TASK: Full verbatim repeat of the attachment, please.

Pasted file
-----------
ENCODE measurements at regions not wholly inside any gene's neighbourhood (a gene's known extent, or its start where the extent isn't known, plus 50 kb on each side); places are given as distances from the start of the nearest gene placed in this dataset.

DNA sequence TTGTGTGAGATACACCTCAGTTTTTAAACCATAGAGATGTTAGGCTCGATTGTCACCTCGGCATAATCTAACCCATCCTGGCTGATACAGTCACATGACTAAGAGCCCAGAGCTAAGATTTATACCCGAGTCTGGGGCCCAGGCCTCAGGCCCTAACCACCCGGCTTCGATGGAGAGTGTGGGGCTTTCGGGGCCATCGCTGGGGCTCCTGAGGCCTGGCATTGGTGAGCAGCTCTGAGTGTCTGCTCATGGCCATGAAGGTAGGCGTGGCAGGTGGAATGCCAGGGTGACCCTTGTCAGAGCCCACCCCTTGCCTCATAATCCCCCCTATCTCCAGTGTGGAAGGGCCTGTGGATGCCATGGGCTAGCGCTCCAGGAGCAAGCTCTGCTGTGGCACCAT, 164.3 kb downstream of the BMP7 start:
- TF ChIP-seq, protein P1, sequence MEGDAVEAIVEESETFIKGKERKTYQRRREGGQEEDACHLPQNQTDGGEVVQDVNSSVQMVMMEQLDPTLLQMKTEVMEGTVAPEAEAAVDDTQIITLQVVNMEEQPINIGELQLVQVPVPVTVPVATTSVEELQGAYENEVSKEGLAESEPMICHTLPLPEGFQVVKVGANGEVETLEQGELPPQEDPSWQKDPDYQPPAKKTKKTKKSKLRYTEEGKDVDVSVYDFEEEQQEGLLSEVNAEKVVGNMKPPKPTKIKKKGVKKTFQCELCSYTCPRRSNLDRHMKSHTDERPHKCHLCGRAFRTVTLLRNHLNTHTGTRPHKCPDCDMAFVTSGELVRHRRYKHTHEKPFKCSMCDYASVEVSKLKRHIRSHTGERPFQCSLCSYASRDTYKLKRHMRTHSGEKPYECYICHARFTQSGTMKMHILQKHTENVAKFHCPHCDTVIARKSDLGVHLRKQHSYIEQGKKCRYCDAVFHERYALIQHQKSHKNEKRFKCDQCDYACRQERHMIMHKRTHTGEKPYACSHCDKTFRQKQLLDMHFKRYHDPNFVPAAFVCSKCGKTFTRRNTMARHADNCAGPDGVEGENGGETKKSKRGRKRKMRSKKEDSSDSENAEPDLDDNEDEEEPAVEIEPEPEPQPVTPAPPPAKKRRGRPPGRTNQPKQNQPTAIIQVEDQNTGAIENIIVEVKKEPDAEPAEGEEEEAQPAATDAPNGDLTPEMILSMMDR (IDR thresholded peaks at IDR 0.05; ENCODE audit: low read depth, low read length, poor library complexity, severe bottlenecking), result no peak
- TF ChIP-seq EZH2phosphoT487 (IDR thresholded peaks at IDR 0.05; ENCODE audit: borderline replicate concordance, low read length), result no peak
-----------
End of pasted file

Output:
ENCODE measurements at regions not wholly inside any gene's neighbourhood (a gene's known extent, or its start where the extent isn't known, plus 50 kb on each side); places are given as distances from the start of the nearest gene placed in this dataset.

DNA sequence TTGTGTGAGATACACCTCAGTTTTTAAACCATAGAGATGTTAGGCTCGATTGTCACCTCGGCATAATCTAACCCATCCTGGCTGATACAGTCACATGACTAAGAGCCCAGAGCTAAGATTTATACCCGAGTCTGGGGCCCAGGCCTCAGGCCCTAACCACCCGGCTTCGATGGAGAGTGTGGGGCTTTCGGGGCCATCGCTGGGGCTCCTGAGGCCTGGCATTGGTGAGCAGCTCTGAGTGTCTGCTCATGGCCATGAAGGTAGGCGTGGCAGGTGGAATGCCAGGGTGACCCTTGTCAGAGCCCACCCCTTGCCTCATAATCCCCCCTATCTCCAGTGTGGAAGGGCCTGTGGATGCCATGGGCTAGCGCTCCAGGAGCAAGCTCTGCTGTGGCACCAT, 164.3 kb downstream of the BMP7 start:
- TF ChIP-seq, protein P1, sequence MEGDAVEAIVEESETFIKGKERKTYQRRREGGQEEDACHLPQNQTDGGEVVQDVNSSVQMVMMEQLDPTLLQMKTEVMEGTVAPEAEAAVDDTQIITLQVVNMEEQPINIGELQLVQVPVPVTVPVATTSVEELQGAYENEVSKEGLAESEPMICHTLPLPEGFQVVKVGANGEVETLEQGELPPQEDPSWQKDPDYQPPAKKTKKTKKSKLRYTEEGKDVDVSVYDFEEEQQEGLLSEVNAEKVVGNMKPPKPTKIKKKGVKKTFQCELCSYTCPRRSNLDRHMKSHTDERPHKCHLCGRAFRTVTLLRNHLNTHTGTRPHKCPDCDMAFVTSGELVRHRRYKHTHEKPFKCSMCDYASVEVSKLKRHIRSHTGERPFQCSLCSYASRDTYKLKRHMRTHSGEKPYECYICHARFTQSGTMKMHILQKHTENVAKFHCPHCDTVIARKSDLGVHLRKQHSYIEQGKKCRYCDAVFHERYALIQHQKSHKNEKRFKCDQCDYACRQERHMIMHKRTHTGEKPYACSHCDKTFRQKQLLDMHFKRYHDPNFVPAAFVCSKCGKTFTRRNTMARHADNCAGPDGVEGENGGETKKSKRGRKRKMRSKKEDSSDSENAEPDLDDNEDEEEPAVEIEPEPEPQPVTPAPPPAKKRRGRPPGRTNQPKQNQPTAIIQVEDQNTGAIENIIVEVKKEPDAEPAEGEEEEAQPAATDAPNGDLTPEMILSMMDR (IDR thresholded peaks at IDR 0.05; ENCODE audit: low read depth, low read length, poor library complexity, severe bottlenecking), result no peak
- TF ChIP-seq EZH2phosphoT487 (IDR thresholded peaks at IDR 0.05; ENCODE audit: borderline replicate concordance, low read length), result no peak